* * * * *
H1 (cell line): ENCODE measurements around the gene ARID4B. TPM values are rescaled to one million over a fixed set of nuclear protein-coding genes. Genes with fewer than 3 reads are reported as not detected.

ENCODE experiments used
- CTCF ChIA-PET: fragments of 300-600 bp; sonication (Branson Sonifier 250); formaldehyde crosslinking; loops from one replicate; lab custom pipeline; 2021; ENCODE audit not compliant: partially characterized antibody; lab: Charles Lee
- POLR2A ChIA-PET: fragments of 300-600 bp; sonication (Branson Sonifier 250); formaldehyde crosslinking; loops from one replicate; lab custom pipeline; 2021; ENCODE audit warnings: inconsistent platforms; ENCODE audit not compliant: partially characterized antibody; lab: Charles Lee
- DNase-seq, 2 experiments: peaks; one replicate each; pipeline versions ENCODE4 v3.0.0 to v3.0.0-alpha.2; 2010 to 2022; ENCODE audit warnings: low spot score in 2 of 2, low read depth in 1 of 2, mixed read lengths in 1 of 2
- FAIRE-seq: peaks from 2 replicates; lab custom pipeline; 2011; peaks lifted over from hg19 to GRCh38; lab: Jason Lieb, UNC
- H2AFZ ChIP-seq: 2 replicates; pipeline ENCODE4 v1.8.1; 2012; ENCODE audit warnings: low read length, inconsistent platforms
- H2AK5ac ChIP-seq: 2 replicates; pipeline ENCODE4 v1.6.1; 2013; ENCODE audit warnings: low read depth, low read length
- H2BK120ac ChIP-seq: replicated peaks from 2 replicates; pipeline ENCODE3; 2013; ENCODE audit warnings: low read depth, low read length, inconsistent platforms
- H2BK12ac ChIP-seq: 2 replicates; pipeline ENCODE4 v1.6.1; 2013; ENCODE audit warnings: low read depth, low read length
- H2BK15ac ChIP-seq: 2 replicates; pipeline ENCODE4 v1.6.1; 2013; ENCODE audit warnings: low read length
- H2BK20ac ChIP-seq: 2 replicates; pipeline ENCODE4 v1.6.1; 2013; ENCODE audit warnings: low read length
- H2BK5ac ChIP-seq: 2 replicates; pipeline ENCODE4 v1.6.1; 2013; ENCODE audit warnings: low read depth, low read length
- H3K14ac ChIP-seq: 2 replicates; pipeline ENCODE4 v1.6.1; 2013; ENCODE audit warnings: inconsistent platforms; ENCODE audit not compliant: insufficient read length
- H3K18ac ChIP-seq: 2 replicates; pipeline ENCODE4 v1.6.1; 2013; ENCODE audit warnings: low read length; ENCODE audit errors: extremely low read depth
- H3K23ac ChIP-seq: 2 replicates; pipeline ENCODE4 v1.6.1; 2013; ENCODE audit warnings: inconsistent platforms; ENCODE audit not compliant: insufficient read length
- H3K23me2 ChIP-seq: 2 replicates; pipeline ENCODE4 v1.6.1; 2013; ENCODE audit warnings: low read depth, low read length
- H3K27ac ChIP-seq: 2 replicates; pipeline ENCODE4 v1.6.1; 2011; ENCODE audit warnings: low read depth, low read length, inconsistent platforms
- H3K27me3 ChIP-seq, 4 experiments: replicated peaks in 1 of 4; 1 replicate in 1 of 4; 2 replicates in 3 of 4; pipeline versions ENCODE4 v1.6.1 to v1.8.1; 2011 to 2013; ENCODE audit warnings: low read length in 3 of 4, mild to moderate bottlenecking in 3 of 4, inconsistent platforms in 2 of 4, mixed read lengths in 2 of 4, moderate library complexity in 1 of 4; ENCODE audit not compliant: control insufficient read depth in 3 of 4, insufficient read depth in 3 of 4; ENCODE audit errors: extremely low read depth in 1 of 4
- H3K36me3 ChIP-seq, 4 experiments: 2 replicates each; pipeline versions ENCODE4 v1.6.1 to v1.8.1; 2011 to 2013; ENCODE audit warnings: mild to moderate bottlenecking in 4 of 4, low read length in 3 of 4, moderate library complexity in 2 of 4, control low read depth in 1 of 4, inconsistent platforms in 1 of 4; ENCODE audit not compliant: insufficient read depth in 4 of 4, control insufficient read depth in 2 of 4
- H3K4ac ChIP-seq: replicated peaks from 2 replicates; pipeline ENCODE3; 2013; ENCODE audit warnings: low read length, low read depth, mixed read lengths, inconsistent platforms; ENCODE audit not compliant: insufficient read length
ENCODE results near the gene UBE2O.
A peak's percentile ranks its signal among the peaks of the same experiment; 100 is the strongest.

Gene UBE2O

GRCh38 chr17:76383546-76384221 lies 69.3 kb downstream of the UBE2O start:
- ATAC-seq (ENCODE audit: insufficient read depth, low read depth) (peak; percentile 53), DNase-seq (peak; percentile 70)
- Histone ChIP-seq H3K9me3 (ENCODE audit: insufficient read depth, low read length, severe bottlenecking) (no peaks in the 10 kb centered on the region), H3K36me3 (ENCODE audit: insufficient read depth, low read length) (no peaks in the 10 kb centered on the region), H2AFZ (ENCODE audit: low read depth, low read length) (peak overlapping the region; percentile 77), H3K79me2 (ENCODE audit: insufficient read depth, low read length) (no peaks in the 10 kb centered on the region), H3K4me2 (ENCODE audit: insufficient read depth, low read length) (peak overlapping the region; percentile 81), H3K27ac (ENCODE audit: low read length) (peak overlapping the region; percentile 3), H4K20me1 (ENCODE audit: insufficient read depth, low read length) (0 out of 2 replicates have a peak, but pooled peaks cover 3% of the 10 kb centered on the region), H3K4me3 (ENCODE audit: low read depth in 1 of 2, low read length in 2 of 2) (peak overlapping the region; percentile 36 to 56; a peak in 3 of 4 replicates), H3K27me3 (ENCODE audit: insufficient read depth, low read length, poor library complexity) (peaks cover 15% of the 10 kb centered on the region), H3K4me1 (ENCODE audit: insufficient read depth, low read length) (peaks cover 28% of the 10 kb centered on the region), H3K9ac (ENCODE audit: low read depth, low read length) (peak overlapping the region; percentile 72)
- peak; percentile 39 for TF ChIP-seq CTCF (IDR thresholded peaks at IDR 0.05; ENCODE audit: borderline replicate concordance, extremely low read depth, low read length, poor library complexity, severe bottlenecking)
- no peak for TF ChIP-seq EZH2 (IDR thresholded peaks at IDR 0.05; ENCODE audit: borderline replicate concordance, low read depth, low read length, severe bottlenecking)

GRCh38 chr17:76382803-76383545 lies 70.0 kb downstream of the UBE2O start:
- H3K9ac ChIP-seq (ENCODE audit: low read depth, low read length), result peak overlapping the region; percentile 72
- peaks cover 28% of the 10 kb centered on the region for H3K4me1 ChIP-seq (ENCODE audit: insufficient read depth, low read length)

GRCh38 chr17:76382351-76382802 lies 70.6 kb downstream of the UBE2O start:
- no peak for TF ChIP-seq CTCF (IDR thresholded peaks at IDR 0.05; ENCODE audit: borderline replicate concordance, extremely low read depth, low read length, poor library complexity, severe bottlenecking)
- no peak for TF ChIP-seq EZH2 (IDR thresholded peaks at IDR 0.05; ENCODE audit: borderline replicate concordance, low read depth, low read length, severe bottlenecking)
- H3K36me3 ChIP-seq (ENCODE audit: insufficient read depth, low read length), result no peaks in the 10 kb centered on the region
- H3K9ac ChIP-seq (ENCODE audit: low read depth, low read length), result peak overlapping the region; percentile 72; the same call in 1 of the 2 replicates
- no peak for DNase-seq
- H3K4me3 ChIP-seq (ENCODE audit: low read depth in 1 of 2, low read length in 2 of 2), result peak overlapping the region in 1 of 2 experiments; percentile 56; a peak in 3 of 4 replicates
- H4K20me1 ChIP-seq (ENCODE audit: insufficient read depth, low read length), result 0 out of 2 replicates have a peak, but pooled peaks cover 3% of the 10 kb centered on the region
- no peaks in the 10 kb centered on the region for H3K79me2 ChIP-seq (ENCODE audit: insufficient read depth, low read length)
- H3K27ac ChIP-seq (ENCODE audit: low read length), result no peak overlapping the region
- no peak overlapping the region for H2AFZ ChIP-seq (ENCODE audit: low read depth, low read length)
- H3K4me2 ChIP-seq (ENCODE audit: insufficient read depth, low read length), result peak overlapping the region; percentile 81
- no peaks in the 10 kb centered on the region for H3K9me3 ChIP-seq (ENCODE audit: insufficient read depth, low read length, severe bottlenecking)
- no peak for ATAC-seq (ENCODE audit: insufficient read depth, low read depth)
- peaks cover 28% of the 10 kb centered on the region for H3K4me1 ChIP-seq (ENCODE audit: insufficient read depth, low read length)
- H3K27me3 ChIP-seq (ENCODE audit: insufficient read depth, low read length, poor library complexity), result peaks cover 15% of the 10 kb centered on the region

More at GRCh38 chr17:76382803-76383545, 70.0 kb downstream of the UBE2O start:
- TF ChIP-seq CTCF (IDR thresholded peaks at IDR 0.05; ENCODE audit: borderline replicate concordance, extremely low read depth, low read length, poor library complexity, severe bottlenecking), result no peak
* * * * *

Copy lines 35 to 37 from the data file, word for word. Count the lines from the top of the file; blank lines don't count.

- no peak for TF ChIP-seq EZH2 (IDR thresholded peaks at IDR 0.05; ENCODE audit: borderline replicate concordance, low read depth, low read length, severe bottlenecking)
- H3K36me3 ChIP-seq (ENCODE audit: insufficient read depth, low read length), result no peaks in the 10 kb centered on the region
- H3K9ac ChIP-seq (ENCODE audit: low read depth, low read length), result peak overlapping the region; percentile 72; the same call in 1 of the 2 replicates